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Decisions of the Superior Courts of New South Wales, 1788-1899

R. v. Dumaresq [1837] NSWSupC 15

Australian Agricultural Company - criminal procedure

Supreme Court of New South Wales

Dowling A.C.J., and Burton and Kinchela JJ, 25 March 1837

Source: Sydney Herald, 27 March, 1837[1 ]

The Attorney-General applied for a rule, calling on Lieutenant Colonel Henry Dumaresq to shew cause why a criminal information should not be filed against him, for publishing certain statements respecting Dr. Thomas Whitfield, tending to provoke a breach of the peace

It appeared that in July, 1835, Dr. Whitfield entered into an agreement with Colonel Dumaresq to proceed to Port Stephens as Superintendent of Agriculture for the Australian Agricultural Company.  He remained there until February 6, 1837, when he received a note from Colonel D. stating, that in consequence of a charge which had been preferred against him, he must decline holding any intercourse with him, and on the following day, Mr Whitfield received a communication from Colonel D, enclosing a statement which had been forwarded to him by Lieutenant Caswell, R N. The statement contained several distinct charges of indecent conduct on the part of Dr. Whitfield, towards five or six of the company's assigned servants, at different times.  The following day, an investigation was held, when one of the men named in Lieutenant Caswell's statement denied that that portion of it which alluded to him was correct.  Mr. Whitfield then requested that any further investigation should take place before Mr. Cook, the Police Magistrate, but Colonel Dumaresq refused to make any charge in that way, as in his opinion the case was not in a state for a judicial tribunal.  Dr. Whitfield then came to Sydney, and by his attorney wrote to Colonel Dumaresq, that unless he preferred a charge against him before the Magistrate he should commence proceedings against him, and Colonel D. not having done so, the present application was made.  Doctor Whitfield's affidavit totally denied the whole of the charges preferred against him, and explained away one or two of the cases referred to in Lieutenant Caswell's statement.  A civil action has been commenced against Lieutenant Caswell, but from the relative positions of the applicant and Colonel Dumaresq, it was feared that a civil action would not lie against him.  The Attorney General addressed the Court at great length, but the above are the facts of the case.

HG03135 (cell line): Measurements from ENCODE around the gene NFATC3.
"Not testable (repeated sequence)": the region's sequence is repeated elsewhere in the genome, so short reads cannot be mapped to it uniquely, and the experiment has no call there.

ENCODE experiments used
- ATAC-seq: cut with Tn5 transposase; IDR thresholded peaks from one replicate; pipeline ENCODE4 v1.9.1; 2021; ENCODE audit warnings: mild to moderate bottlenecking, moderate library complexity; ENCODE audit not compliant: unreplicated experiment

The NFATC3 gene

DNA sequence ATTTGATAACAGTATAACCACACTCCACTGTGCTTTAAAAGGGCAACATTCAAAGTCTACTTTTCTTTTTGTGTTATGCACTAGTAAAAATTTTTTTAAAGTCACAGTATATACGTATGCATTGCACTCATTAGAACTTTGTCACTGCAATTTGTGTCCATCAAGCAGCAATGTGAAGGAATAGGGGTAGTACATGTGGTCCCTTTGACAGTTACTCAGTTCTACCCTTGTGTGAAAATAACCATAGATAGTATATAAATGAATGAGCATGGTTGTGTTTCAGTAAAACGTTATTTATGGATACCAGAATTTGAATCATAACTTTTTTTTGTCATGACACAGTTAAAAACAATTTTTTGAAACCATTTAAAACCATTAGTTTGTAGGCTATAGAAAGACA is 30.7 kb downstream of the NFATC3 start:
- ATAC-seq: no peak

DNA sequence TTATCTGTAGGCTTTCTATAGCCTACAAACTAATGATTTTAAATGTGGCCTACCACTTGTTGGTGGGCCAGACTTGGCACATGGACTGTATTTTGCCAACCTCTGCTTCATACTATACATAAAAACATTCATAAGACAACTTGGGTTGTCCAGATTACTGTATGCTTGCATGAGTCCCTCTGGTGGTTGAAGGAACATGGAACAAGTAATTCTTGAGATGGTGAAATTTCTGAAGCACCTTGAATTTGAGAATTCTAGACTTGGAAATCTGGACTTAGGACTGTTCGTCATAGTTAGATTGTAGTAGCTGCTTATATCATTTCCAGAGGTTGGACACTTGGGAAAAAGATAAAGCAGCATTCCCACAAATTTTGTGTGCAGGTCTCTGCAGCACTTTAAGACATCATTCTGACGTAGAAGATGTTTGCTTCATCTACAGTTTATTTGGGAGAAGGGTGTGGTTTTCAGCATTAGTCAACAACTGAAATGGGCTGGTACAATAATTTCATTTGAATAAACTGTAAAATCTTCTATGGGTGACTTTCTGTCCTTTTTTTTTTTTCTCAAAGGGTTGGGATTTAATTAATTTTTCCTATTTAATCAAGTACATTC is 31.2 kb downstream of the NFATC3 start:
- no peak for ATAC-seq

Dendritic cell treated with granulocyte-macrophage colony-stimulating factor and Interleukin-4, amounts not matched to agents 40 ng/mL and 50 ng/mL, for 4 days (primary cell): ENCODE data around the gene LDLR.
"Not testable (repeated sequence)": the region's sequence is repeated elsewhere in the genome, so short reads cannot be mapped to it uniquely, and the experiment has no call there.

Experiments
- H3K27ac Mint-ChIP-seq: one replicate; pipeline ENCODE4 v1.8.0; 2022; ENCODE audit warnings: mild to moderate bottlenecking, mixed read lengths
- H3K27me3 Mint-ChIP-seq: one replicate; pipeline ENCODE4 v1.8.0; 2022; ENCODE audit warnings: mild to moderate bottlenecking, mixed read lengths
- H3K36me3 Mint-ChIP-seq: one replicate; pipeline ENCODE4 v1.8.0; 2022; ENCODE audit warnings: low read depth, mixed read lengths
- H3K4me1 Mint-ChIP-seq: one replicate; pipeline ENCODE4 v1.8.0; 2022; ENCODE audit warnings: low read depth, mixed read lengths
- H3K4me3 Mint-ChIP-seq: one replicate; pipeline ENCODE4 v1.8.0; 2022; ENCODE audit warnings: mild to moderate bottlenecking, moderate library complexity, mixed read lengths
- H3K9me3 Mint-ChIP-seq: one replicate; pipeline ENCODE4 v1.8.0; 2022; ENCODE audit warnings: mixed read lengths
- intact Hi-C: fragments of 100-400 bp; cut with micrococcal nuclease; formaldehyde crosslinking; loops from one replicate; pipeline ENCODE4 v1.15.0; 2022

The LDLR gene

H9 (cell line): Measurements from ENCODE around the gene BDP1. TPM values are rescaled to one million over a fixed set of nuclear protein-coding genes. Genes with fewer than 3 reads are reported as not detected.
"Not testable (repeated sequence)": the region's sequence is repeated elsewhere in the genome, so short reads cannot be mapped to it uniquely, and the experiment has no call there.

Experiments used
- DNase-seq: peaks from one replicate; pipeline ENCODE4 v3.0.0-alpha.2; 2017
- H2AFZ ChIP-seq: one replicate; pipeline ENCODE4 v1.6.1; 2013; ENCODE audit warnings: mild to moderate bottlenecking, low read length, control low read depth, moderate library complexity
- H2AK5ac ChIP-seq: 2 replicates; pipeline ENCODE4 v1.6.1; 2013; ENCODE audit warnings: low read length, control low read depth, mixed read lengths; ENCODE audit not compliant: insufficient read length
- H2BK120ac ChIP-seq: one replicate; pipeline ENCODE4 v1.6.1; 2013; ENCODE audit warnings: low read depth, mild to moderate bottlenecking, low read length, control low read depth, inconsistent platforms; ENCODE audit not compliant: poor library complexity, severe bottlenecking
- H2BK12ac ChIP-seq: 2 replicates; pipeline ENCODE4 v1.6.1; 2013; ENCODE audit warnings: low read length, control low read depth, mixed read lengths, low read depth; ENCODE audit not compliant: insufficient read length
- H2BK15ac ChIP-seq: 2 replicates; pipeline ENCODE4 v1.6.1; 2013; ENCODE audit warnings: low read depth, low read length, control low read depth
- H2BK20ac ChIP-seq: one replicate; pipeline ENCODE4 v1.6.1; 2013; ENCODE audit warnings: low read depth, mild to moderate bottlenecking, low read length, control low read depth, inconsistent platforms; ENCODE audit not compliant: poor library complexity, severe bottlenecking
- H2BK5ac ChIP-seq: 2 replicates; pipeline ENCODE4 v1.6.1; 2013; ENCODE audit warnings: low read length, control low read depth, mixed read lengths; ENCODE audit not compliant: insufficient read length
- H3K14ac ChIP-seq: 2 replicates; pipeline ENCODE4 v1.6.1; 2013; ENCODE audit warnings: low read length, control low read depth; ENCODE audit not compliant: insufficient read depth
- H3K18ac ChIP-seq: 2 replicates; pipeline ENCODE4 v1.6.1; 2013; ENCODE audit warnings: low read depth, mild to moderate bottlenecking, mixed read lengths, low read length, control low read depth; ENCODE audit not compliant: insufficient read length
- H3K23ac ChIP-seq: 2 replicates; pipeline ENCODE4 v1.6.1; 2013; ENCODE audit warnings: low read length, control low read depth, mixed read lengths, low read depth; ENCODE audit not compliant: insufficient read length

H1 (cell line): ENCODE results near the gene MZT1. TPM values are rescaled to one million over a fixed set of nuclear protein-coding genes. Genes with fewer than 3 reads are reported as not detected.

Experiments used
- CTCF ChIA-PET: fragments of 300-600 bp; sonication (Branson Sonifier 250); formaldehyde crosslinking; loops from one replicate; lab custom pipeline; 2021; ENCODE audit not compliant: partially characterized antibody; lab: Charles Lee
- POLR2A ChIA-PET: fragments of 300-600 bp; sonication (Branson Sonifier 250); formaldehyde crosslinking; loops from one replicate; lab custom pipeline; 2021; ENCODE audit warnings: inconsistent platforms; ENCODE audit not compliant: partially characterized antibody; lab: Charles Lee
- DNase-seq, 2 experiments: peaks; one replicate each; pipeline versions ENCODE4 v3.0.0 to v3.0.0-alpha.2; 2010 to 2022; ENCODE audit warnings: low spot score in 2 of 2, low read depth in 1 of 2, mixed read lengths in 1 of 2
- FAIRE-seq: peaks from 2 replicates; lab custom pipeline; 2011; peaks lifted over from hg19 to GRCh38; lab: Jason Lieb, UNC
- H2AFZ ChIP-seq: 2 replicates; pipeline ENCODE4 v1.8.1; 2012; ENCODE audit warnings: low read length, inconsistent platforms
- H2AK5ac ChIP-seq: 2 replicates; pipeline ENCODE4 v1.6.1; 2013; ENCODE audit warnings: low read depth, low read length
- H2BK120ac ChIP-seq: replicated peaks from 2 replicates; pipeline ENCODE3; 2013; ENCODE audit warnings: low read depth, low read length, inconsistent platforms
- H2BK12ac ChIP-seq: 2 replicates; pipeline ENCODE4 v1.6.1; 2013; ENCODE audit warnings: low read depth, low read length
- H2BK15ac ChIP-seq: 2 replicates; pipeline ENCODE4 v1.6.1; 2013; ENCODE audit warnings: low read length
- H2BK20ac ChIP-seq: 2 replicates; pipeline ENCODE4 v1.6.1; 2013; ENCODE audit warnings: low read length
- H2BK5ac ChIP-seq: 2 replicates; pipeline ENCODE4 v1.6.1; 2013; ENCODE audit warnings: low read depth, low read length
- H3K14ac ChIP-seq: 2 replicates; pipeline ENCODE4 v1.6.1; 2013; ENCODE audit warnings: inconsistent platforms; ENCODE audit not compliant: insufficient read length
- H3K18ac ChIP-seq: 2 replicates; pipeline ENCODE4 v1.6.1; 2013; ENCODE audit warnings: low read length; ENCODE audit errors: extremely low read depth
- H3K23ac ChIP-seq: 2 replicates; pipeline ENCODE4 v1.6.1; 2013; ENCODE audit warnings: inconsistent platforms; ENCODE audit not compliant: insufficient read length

The Court would not grant the rule.  Looking at the situation in which Colonel Dumaresq stood, as the innocent recipient of a charge which he had communicated to the accused in the most delicate and proper manner, they did not see any ground for granting the rule.  The very circumstance of Colonel Dumaresq seeking a private enquiry, was a proof of his acting bona fide.  The primary object of Doctor Whitfield, that of putting his denial of the charge, on oath he had accomplished.  Rule refused.




[ 1] See also Australian, 28 March 1837; and the editorial on criminal procedures and grand juries in the Sydney Herald, 23 March 1837.

Published by the Division of Law, Macquarie University